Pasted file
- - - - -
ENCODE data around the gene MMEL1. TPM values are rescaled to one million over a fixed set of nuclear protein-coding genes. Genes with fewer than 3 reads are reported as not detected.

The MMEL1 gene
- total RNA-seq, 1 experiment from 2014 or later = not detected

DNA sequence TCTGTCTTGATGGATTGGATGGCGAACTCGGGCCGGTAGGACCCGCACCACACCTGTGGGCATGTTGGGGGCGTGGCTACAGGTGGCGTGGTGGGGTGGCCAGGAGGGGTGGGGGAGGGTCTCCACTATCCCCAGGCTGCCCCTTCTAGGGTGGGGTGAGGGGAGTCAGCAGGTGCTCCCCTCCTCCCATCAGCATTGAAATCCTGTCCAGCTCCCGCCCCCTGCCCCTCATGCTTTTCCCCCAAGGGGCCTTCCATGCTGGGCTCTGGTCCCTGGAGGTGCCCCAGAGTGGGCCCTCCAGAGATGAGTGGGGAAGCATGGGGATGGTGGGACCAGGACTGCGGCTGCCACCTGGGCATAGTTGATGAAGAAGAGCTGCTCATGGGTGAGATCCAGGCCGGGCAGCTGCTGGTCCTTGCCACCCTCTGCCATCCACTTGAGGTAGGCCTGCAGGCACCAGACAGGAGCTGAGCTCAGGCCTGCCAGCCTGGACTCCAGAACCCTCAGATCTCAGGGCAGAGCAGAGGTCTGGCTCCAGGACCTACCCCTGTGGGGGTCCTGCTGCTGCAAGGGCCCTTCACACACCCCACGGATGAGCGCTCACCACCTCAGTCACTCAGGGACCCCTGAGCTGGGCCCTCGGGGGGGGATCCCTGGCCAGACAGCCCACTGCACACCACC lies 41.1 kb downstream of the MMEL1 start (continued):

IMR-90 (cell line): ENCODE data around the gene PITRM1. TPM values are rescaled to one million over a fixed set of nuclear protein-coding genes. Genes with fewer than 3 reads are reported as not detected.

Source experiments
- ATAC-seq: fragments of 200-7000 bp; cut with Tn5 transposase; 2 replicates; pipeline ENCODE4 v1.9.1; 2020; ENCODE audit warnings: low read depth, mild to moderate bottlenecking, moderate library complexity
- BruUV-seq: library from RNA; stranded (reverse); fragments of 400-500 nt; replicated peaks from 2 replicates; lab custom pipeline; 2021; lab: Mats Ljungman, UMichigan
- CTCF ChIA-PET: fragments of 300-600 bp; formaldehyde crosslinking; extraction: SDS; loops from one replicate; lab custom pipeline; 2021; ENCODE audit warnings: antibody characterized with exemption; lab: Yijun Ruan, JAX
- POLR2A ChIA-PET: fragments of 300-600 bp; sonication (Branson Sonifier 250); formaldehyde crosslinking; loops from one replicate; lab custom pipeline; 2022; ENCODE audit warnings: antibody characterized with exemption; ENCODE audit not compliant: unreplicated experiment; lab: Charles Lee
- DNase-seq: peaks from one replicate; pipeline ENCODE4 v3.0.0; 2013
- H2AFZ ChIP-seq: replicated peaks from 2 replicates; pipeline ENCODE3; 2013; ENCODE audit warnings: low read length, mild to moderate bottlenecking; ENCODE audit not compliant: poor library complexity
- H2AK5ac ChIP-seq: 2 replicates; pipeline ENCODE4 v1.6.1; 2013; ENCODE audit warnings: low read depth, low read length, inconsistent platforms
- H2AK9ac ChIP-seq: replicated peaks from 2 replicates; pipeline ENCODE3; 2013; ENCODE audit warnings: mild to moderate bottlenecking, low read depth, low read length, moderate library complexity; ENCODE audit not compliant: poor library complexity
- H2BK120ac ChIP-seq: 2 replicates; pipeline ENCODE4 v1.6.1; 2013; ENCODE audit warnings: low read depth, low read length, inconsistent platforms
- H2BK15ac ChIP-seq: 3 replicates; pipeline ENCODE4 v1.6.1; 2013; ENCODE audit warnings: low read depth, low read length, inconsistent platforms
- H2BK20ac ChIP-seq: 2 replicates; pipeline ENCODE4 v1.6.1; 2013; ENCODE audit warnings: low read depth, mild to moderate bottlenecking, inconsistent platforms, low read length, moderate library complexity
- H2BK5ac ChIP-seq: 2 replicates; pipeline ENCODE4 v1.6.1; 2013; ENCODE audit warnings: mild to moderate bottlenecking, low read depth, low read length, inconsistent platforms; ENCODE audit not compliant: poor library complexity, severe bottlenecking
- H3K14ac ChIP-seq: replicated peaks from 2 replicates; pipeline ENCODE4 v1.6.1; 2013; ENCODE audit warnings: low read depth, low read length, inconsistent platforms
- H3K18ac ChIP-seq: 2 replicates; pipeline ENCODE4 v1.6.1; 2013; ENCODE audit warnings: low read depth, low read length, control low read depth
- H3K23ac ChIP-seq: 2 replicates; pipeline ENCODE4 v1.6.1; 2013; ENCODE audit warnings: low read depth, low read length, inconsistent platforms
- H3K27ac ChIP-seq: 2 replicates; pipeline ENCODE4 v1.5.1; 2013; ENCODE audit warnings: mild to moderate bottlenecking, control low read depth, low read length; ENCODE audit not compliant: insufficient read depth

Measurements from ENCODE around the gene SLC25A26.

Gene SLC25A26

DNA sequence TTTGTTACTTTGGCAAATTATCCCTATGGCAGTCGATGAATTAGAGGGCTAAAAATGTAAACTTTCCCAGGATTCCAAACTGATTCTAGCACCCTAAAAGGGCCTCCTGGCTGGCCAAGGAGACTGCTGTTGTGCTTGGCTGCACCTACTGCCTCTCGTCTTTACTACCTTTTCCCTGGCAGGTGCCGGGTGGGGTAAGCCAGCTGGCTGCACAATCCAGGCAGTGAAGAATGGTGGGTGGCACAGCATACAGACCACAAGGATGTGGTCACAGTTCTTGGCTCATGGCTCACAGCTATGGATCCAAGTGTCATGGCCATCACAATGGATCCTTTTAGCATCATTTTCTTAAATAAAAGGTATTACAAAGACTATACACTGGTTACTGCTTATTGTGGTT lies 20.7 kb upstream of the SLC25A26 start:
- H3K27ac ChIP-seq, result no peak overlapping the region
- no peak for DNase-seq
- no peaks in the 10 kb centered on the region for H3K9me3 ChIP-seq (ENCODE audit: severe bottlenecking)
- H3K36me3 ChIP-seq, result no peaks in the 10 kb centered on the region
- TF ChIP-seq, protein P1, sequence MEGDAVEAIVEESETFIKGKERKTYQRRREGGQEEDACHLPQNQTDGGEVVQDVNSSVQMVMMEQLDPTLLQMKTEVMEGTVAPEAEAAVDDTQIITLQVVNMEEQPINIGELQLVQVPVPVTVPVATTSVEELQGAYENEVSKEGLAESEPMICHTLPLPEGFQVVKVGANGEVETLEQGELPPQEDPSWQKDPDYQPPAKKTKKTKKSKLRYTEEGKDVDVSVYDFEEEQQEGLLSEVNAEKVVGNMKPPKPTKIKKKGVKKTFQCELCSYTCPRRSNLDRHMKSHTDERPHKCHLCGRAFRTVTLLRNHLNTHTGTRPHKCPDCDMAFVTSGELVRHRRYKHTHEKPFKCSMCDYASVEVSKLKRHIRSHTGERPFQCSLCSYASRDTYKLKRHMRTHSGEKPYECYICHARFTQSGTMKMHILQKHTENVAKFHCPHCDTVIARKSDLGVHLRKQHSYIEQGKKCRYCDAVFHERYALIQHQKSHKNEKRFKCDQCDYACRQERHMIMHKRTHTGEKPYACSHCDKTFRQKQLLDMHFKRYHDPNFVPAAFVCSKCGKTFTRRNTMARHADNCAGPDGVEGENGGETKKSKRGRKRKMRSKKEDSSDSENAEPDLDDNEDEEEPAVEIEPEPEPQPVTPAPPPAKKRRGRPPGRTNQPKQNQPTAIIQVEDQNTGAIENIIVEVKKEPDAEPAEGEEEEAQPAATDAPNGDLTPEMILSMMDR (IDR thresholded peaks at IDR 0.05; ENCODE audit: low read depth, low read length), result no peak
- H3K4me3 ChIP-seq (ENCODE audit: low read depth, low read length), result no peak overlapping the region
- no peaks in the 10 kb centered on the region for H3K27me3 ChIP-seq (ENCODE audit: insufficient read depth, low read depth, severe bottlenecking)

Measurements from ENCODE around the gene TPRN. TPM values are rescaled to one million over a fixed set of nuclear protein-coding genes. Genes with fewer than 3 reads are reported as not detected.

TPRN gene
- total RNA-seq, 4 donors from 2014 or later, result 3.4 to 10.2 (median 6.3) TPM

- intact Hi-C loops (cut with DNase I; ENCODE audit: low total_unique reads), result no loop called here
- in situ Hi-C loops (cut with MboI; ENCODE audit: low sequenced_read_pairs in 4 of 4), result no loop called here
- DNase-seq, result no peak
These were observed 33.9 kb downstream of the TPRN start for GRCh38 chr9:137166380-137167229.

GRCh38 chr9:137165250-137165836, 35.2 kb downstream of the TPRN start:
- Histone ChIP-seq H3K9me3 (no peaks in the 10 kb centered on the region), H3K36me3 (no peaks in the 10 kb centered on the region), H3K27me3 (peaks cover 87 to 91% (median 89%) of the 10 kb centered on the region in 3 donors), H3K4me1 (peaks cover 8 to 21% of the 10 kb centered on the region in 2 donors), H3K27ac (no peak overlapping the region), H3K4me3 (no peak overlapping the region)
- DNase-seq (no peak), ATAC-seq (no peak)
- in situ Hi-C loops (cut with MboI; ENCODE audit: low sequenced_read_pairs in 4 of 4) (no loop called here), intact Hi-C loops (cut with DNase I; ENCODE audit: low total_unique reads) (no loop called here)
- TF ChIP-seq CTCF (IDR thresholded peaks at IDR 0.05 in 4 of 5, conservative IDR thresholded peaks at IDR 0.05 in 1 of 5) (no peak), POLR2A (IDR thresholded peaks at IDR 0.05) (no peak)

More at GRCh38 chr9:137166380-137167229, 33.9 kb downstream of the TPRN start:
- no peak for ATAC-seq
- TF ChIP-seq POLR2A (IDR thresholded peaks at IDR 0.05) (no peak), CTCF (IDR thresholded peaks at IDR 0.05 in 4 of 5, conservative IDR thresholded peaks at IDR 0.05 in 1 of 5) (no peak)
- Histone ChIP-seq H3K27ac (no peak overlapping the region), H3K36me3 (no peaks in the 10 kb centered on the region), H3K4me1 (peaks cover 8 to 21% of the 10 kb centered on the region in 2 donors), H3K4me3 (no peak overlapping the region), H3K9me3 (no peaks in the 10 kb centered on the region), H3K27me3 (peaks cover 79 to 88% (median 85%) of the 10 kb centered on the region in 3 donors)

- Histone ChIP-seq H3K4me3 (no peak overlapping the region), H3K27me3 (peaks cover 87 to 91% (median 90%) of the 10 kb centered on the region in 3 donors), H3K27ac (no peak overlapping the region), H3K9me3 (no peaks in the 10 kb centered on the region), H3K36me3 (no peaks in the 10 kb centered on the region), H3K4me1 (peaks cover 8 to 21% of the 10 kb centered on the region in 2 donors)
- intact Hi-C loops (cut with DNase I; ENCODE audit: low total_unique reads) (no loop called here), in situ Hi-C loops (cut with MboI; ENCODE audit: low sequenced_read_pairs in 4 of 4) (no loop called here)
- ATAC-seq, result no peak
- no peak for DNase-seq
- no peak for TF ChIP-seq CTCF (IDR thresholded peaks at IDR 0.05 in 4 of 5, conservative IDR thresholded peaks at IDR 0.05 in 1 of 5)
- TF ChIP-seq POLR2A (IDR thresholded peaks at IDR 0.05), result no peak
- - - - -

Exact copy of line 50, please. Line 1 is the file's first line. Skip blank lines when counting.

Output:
- intact Hi-C loops (cut with DNase I; ENCODE audit: low total_unique reads) (no loop called here), in situ Hi-C loops (cut with MboI; ENCODE audit: low sequenced_read_pairs in 4 of 4) (no loop called here)